The relationship of unemployment with mental disorders has been established in several studies; unemployment may be a cause or consequence of mental disorders. It is possible that a person with a mental disorder is unable to get or maintain steady employment as a result of the symptoms of the mental disorder. The time that they have to spend on receiving treatment or stigmatization / discrimination on the part of the employers and co-workers (Tsang et al., 2007; Nelson and Kim, 2011) might pose difficulties in securing and sustaining full employment. On the other hand, the financial strain of unemployment as well as the psychological and emotional impact of unemployment including the strain on family relationships may also lead to mental illness (OECD, 2008).

The findings of the study must be considered in the light of its limitations. It was not possible to establish the prevalence of all mental disorders due to constraints of time, cost, and respondent burden. In this study, we chose those disorders that are likely to have the greatest impact locally through a comprehensive review of the scientific literature, and in consultation with the policy makers in the Ministry of Health of Singapore. However, this limits comparisons with studies which included all the disorders. It is also possible that we inadvertently excluded a disorder which may be associated with significant burden in this population. This was a household sample so it excluded residents of nursing homes, hospitals and prisons. These groups are likely to have higher rates of mental disorders than the general population, but they also comprise a very small proportion of the total Singapore population. About 30% of the sample was not interviewed – this non-response could lead to underestimation of the true prevalence as mental health determinants differ between responders and non-responders (de Winter et al., 2005). Weights were applied to the data to adjust for discrepancies between the sample and population data to account for non-response and sampling variability. Lifetime prevalence estimates are especially subject to recall bias and this may have resulted in lower estimations of the prevalence. Participants may have under-reported or denied their symptoms due to reluctance to share their personal experiences or due to self-stigma. This, however, was minimized in this study by assuring participants that their personal identifiers would not be linked to their individual data and that all results would be presented at the population level and not at the individual level. As this was a cross-sectional study, we are unable to determine incidence of the disorders or the causality and thus are unable to provide explanations for findings that are unique to the population. Lastly, some populations such as those who spoke languages in which the study questionnaires were not available (e.g., Tamil, Chinese dialects) albeit small, would have been excluded from the study thus limiting generalizability to this group.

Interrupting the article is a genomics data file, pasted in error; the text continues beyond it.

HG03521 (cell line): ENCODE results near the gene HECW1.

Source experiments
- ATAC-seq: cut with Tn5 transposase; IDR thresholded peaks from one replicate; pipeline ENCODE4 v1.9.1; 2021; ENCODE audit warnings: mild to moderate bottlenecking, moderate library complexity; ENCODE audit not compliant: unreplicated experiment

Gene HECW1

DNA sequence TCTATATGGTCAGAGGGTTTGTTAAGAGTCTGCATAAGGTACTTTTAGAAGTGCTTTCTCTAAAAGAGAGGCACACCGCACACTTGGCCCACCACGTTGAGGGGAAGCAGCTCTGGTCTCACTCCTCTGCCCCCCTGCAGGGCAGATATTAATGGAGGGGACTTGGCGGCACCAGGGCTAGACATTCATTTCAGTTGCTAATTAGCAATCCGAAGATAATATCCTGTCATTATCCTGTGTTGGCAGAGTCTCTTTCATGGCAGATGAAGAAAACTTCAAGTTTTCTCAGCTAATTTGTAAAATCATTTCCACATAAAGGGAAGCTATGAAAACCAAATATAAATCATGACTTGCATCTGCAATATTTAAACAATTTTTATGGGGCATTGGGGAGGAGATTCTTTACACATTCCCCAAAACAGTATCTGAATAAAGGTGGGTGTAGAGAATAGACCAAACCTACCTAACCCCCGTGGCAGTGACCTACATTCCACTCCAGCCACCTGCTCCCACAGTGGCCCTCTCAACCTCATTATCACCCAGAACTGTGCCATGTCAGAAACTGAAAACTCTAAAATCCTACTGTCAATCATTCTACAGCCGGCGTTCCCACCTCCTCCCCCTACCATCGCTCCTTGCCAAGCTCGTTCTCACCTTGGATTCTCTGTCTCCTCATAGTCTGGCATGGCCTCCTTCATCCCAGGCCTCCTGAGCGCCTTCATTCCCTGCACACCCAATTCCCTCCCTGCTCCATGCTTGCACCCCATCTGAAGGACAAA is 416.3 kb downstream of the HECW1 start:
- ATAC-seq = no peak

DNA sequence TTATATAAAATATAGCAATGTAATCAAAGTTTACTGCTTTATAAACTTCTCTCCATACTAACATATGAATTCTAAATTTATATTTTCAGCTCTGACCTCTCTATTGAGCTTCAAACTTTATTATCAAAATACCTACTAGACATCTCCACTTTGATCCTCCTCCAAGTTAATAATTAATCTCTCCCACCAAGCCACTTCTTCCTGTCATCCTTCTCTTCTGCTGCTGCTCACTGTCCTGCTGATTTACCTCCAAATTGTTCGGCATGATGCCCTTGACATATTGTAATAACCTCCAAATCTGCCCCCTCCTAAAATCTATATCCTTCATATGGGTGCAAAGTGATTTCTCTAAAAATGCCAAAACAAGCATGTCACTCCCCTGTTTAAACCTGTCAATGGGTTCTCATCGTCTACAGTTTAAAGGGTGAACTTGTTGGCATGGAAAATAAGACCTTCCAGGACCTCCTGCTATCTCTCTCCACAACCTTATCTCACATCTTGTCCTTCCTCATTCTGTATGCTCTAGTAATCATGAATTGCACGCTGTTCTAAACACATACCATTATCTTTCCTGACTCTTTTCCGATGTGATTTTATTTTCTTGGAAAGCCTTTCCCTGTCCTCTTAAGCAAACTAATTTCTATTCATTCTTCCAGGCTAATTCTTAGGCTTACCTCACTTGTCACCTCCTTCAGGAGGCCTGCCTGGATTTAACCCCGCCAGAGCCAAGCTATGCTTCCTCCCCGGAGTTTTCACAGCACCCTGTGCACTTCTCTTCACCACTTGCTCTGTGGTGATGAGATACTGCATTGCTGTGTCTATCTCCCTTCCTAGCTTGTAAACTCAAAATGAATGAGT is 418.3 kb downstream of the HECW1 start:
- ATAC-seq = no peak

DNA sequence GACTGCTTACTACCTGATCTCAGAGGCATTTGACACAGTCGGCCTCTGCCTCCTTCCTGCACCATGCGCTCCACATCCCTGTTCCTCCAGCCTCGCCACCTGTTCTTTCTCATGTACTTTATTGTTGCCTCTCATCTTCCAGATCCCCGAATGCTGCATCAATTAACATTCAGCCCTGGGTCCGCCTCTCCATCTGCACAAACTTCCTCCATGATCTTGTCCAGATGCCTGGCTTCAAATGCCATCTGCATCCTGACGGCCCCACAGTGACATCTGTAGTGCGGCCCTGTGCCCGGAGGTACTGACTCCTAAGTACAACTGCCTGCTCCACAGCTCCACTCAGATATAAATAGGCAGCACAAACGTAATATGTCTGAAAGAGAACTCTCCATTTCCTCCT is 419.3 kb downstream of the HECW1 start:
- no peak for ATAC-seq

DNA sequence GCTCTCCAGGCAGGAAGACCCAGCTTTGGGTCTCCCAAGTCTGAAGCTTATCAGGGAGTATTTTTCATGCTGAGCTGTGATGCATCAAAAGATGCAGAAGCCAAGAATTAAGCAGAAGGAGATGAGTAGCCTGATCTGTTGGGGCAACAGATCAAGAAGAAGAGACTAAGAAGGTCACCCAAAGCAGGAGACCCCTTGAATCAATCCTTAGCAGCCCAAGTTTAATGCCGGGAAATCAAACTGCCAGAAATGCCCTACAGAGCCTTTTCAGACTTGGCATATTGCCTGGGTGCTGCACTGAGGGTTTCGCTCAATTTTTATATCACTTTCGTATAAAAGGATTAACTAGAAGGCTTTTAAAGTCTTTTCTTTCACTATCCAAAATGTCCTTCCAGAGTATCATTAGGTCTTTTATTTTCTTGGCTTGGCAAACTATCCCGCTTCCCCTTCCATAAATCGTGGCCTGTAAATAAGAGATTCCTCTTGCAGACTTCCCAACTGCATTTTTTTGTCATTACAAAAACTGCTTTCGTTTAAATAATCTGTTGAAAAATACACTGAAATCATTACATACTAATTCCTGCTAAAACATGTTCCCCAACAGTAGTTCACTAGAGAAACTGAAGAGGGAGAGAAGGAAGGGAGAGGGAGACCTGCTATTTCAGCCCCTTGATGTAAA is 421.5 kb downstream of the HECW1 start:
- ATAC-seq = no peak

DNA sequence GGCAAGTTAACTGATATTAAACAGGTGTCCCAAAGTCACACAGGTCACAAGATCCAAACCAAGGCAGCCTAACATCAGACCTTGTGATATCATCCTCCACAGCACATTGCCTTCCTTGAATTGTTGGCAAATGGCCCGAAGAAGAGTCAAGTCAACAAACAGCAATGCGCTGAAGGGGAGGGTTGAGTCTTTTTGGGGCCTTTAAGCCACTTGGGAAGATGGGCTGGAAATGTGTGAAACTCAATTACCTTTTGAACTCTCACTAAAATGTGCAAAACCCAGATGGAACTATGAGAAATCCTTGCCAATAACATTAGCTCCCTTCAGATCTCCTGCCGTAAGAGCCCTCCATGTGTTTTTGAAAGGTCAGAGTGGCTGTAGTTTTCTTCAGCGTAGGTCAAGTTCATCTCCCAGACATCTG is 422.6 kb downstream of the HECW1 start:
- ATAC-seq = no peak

Conclusion

The present study showed that mental disorders are prevalent in Singapore with 1 in 7 people in the population having a lifetime mood, anxiety or AUD. The high prevalence of OCD and the increase across the two surveys needs to be tackled at a population level both in terms of creating awareness of the disorder and the need for early treatment. Youth emerge as a vulnerable group who are more likely to be associated with mental disorders and thus targeted interventions in this groups with a focus on youth friendly and accessible care centres may lead to earlier detection and treatment of mental disorders. The results also emphasise the need for prospective longitudinal studies focusing both on a deeper understanding of these disorders and assessing the effectiveness of prevention and treatment efforts.

Supplementary material

The supplementary material for this article can be found at https://doi.org/10.1017/S2045796019000179

Availability of data

The data is available on request.

Author ORCIDs

M. Subramaniam, 0000-0003-4530-1096.

Acknowledgements

None.

Financial support

The study was funded by the Ministry of Health Singapore and Temasek Foundation Innovates.

Conflict of interest

The authors have no conflict of interest to declare.

Ethical standards

The authors assert that all procedures contributing to this work comply with the ethical standards of the relevant national and institutional committees on human experimentation and with the Helsinki Declaration 1975, as revised in 2008. The study was approved by the National Healthcare Groups’ Domain Specific Review Board. Written informed consent was obtained from all participants and parents or legally acceptable representatives of those aged below 21 years.